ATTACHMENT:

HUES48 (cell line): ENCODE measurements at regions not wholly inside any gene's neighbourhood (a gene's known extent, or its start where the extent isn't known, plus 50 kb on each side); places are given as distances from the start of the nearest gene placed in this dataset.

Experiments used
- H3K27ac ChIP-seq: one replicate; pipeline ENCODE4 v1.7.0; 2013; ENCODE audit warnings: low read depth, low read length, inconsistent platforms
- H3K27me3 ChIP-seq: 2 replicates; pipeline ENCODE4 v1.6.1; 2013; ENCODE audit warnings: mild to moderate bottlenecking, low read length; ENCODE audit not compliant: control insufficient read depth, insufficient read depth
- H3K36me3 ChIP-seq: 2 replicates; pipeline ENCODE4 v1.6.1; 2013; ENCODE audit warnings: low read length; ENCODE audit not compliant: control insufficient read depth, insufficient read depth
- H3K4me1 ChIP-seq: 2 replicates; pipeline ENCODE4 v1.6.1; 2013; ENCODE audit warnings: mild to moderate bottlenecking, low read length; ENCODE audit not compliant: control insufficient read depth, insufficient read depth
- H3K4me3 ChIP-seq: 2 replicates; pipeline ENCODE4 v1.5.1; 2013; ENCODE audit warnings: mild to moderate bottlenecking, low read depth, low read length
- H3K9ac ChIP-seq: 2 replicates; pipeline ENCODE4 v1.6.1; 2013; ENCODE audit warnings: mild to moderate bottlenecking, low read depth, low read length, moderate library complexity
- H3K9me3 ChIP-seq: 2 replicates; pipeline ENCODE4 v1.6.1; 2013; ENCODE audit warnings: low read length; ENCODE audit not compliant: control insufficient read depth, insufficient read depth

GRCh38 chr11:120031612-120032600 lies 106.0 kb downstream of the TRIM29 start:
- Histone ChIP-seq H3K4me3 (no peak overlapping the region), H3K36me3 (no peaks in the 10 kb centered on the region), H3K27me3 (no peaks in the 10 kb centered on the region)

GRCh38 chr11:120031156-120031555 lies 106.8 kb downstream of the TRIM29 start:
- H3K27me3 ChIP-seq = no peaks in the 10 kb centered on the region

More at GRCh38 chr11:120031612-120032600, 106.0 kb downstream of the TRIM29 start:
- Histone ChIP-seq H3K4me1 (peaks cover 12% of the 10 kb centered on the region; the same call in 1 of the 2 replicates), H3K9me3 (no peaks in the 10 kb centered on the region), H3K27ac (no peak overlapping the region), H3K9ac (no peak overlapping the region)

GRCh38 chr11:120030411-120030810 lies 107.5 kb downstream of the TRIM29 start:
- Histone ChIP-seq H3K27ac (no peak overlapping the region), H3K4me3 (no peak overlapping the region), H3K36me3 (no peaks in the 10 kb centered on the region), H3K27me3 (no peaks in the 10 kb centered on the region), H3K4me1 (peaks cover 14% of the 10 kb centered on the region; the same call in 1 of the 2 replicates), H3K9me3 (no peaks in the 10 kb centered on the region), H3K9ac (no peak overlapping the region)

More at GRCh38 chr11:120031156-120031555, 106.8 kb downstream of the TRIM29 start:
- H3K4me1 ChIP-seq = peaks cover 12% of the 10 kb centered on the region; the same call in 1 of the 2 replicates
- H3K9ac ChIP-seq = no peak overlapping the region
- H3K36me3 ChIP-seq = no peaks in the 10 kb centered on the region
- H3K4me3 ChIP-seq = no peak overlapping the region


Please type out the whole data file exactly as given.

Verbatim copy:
HUES48 (cell line): ENCODE measurements at regions not wholly inside any gene's neighbourhood (a gene's known extent, or its start where the extent isn't known, plus 50 kb on each side); places are given as distances from the start of the nearest gene placed in this dataset.

Experiments used
- H3K27ac ChIP-seq: one replicate; pipeline ENCODE4 v1.7.0; 2013; ENCODE audit warnings: low read depth, low read length, inconsistent platforms
- H3K27me3 ChIP-seq: 2 replicates; pipeline ENCODE4 v1.6.1; 2013; ENCODE audit warnings: mild to moderate bottlenecking, low read length; ENCODE audit not compliant: control insufficient read depth, insufficient read depth
- H3K36me3 ChIP-seq: 2 replicates; pipeline ENCODE4 v1.6.1; 2013; ENCODE audit warnings: low read length; ENCODE audit not compliant: control insufficient read depth, insufficient read depth
- H3K4me1 ChIP-seq: 2 replicates; pipeline ENCODE4 v1.6.1; 2013; ENCODE audit warnings: mild to moderate bottlenecking, low read length; ENCODE audit not compliant: control insufficient read depth, insufficient read depth
- H3K4me3 ChIP-seq: 2 replicates; pipeline ENCODE4 v1.5.1; 2013; ENCODE audit warnings: mild to moderate bottlenecking, low read depth, low read length
- H3K9ac ChIP-seq: 2 replicates; pipeline ENCODE4 v1.6.1; 2013; ENCODE audit warnings: mild to moderate bottlenecking, low read depth, low read length, moderate library complexity
- H3K9me3 ChIP-seq: 2 replicates; pipeline ENCODE4 v1.6.1; 2013; ENCODE audit warnings: low read length; ENCODE audit not compliant: control insufficient read depth, insufficient read depth

GRCh38 chr11:120031612-120032600 lies 106.0 kb downstream of the TRIM29 start:
- Histone ChIP-seq H3K4me3 (no peak overlapping the region), H3K36me3 (no peaks in the 10 kb centered on the region), H3K27me3 (no peaks in the 10 kb centered on the region)

GRCh38 chr11:120031156-120031555 lies 106.8 kb downstream of the TRIM29 start:
- H3K27me3 ChIP-seq = no peaks in the 10 kb centered on the region

More at GRCh38 chr11:120031612-120032600, 106.0 kb downstream of the TRIM29 start:
- Histone ChIP-seq H3K4me1 (peaks cover 12% of the 10 kb centered on the region; the same call in 1 of the 2 replicates), H3K9me3 (no peaks in the 10 kb centered on the region), H3K27ac (no peak overlapping the region), H3K9ac (no peak overlapping the region)

GRCh38 chr11:120030411-120030810 lies 107.5 kb downstream of the TRIM29 start:
- Histone ChIP-seq H3K27ac (no peak overlapping the region), H3K4me3 (no peak overlapping the region), H3K36me3 (no peaks in the 10 kb centered on the region), H3K27me3 (no peaks in the 10 kb centered on the region), H3K4me1 (peaks cover 14% of the 10 kb centered on the region; the same call in 1 of the 2 replicates), H3K9me3 (no peaks in the 10 kb centered on the region), H3K9ac (no peak overlapping the region)

More at GRCh38 chr11:120031156-120031555, 106.8 kb downstream of the TRIM29 start:
- H3K4me1 ChIP-seq = peaks cover 12% of the 10 kb centered on the region; the same call in 1 of the 2 replicates
- H3K9ac ChIP-seq = no peak overlapping the region
- H3K36me3 ChIP-seq = no peaks in the 10 kb centered on the region
- H3K4me3 ChIP-seq = no peak overlapping the region